We’ve heard a lot about big data recently. Some say it’s the greatest thing ever; others want us to focus on so-called small data. Whatever side of the debate you’re on, you can’t ignore the need to do something with this data. The International Data Corporation (IDC) predicts the volume of data will grow by 40 percent over the next seven years. That’s a lot of data to manage, analyse and ultimately integrate into your business decisions.
It’s unsurprising, then, to discover that analytics is the next big thing in marketing expertise. Today, data is used primarily to inform and analyse marketing campaigns, which is great for those of us in the agency business; however, what’s missing is meaningful analysis for our clients’ businesses to develop products and services that are relevant to their customers and, in turn, build brand loyalty. As the data we have at our disposal grows, new hires in marketing departments will increasingly need to have a technical, data or analytics background in order to deliver the strategic insights necessary for the business.
As many of us know, the UK and several other mature economies do not produce enough math graduates to ensure we can compete globally in the fields of technology and innovation, but until recently I never considered this would have any impact on the creative industries (one of the UK’s greatest assets). I was wrong. Math and engineering are of major importance to the success of the marketing sector and the UK economy. It’s critical for the creative industries to lobby the government and keep this issue on the agenda.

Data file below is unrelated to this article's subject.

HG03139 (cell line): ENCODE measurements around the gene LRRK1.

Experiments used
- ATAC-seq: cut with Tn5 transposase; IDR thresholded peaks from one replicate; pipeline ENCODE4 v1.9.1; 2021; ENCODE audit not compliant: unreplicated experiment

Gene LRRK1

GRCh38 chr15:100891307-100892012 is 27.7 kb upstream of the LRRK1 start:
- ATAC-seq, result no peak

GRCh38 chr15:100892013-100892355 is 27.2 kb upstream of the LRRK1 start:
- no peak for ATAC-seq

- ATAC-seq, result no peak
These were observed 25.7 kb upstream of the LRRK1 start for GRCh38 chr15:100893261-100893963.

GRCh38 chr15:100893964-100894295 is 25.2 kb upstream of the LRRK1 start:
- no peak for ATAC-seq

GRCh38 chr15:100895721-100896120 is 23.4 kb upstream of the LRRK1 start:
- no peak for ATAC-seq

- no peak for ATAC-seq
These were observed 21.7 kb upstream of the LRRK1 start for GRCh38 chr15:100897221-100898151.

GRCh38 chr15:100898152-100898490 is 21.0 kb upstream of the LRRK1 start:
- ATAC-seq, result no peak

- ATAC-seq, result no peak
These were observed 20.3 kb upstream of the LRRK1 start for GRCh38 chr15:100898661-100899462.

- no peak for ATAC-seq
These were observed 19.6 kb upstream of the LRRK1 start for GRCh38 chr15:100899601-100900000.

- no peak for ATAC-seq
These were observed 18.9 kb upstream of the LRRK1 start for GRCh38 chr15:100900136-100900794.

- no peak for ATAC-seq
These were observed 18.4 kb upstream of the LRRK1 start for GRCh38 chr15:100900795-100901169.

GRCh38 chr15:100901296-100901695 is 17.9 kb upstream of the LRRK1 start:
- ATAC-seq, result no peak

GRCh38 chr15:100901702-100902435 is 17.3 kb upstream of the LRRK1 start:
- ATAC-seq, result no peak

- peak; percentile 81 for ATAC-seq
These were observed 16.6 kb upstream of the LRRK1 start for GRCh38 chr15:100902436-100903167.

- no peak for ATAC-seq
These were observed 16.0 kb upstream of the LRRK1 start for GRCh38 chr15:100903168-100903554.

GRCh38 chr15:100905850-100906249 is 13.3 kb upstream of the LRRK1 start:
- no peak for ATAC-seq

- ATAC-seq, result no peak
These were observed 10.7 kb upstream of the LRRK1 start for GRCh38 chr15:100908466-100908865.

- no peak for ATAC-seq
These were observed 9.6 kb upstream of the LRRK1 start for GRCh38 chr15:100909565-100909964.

Another big issue is data governance and security. Businesses seem to be ill prepared for the upcoming EU General Data Protection Regulation, which is expected to impact global businesses doing business (and collecting data) anywhere in the EU. This legislation, which aims to come into force in 2014, will create a single EU data protection authority, have regulations on the movement of data, and have requirements for obtaining consent from users before collecting data and allowing the “right to be forgotten,” with significant fines based on worldwide income for breaches.
What’s clear is that not only is data here to stay, but it’s also growing. We need to do something with it, and we need to manage it responsibly while helping customers understand how sharing their data helps us to better serve their needs.
Alex Pierre-Traves is head of client services at gyro London and a candidate for Westminster City Council.
Follow Alex @aptsw1